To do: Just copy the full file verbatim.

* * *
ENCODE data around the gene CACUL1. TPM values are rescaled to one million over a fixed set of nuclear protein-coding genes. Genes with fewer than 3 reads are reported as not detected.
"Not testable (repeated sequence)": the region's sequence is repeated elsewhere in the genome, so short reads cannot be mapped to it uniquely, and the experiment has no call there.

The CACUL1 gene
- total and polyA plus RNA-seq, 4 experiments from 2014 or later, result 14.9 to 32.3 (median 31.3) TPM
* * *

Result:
ENCODE data around the gene CACUL1. TPM values are rescaled to one million over a fixed set of nuclear protein-coding genes. Genes with fewer than 3 reads are reported as not detected.
"Not testable (repeated sequence)": the region's sequence is repeated elsewhere in the genome, so short reads cannot be mapped to it uniquely, and the experiment has no call there.

The CACUL1 gene
- total and polyA plus RNA-seq, 4 experiments from 2014 or later, result 14.9 to 32.3 (median 31.3) TPM